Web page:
Catherine Breillat’s Competition title explores the fallout of an affair between a woman and her teenage stepson

Last Summer

Source: Cannes International Film Festival

‘Last Summer’

Dir/scr: Catherine Breillat. France. 2023. 104mins

A successful lawyer with a wealthy husband and two adopted daughters, Anne (Léa Drucker) has everything to lose. But that doesn’t stop her from embarking on a steamy illicit affair with her troubled 17-year-old stepson, Theo (Samuel Kircher), after he moves into their home in the leafy suburbs of Paris. The relationship soon sours and, when Theo confesses the details of the affair to his father, Pierre (Olivier Rabourdin), Anne snaps into defensive mode, bringing the considerable force of her manipulative skills to an increasingly volatile and uncomfortable situation. Despite the suitably transgressive nature of the subject matter, Catherine Breillat’s first film in a decade is an oddly muted affair: uncomfortable, certainly, but lacking the disruptive, confrontational jab and genuine shock factor of her earlier pictures.

Lacking the disruptive, confrontational jab and genuine shock factor of Breillat’s earlier pictures

The film is an adaptation of May el-Toukhy’s multi-award-winning Danish film Queen Of Hearts, which starred Trine Dyrholm in the lead role and which utilised its longer running time to explore more deeply the twists and treachery of a narcissistic female predator. Breillat’s version, while not superficial exactly, does seem to skimp on some of the character details, motivations and background to this torrid bout of amour fou. Perhaps it’s unreasonable to question the timeline of this incest-adjacent encounter, but it all moves disconcertingly rapidly, skipping through a couple of scenes of skin-tingling sexual tension before proceeding directly to the bedroom. Last Summer should be a title of interest on the festival circuit – it is, after all, Breillat’s first film since her autobiographical account of being targeted by a conman, Abuse Of Weakness, in 2013. But it seems less likely that this version of the story will match the profile and awards haul of the original.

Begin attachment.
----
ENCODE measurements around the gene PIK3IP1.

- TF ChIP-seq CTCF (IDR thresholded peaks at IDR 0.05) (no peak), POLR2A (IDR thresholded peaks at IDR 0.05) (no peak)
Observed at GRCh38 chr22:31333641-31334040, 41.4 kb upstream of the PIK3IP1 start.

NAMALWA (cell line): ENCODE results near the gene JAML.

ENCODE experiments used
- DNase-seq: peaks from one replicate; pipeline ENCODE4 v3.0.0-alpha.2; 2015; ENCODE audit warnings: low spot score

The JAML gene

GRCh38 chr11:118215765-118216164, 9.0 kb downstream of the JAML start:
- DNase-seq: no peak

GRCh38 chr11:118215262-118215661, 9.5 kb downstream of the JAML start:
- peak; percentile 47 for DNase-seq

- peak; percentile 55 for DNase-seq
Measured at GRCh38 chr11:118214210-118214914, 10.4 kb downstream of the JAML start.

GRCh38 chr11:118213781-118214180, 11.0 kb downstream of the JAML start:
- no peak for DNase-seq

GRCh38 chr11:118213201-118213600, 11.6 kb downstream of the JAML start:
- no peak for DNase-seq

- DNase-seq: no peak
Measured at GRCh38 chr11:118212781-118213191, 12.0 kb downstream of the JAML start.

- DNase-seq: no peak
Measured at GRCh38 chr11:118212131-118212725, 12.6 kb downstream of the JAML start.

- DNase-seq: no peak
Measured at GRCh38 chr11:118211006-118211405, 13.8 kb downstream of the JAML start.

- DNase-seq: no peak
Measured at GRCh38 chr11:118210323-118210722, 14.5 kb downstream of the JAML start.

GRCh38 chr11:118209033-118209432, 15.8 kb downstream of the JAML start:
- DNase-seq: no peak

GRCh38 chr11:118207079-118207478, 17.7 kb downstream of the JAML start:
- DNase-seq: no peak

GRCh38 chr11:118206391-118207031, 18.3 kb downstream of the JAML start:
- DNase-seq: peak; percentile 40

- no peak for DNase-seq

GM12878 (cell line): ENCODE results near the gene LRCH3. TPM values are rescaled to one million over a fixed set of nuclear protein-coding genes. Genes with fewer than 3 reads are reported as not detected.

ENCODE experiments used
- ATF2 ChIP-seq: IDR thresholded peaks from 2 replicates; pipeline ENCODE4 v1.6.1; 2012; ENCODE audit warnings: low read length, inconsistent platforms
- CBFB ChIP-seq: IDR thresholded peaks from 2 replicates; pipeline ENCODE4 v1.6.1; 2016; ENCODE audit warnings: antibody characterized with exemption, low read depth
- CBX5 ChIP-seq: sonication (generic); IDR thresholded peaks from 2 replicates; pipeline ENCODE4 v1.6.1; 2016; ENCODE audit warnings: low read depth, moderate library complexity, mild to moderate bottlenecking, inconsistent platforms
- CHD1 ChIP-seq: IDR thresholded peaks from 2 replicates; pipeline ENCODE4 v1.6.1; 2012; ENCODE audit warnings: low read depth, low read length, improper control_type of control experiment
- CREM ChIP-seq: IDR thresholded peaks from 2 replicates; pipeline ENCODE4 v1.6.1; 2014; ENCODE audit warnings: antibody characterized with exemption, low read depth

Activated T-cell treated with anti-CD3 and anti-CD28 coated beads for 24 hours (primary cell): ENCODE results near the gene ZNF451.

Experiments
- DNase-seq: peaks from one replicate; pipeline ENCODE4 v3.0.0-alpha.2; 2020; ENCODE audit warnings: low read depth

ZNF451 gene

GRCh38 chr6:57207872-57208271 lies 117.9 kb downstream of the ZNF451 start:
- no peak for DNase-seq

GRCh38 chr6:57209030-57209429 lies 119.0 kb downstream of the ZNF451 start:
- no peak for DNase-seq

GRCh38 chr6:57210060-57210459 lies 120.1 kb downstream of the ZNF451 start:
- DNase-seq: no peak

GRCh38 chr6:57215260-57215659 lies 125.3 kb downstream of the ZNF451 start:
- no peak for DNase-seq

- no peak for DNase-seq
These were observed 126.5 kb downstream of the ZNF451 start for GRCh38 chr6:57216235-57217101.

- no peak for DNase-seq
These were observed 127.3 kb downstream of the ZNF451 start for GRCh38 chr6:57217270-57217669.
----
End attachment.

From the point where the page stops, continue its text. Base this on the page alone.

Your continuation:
Anne, in her own mind at least, is one of the good guys. She fights for the rights of young people in court; she intervenes to call child services when her gut tells her that there is an immediate threat to one of her clients. All of which makes the disconnect between her professional self and her private conduct even more jarring. This is deliberate, of course, but the screenplay rather skates over the surface of her delusions and her fearsome self-interest.

Instead, Breillat leans on the costume and design choices. Anne’s wardrobe – immaculate shift dresses in laundry-challenging shades of ivory and cream – speaks of a woman who has assumed control over every aspect of her life, someone who is unlikely to tolerate mess. But she also has a rebellious streak. She drives a vintage Mercedes convertible, she criticises her crashing bore of a husband for his conventional nature or “normopathy”; she subscribes to what she describes as her “vertigo theory” – that she has an impulse to chuck herself off a metaphorical cliff just because it’s there. The music choices – several tracks by uber-cool ex-Sonic Youth rock chick Kim Gordon – also contribute to our understanding of the character of Anne, who is part of the establishment, but also kicking against it.

All this partly clarifies why Anne assumes that she will get away with her actions, but it falls short of explaining the affair itself. Breillat’s camera lingers on the sensual beauty of the sullen Theo, and Kircher delivers an insouciant, seductively heavy-lidded performance. The space between the characters is increasingly loaded with sexual tension. Even so, it is something of a jump to believe that the characters would act on their desire. And all the uncomfortably overlong scenes of breathless, panting abandon fail to convince otherwise.

Production company: SBS Productions

International sales: Pyramide International

Producer: Saïd Ben Saïd

Cinematography: Jeanne Lapoirie

Editing: François Quiqueré 

Production design: Sébastien Danos

Music: Kim Gordon Body/Head

Main cast: Léa Drucker, Olivier Rabourdin, Samuel Kircher, Clotilde Courau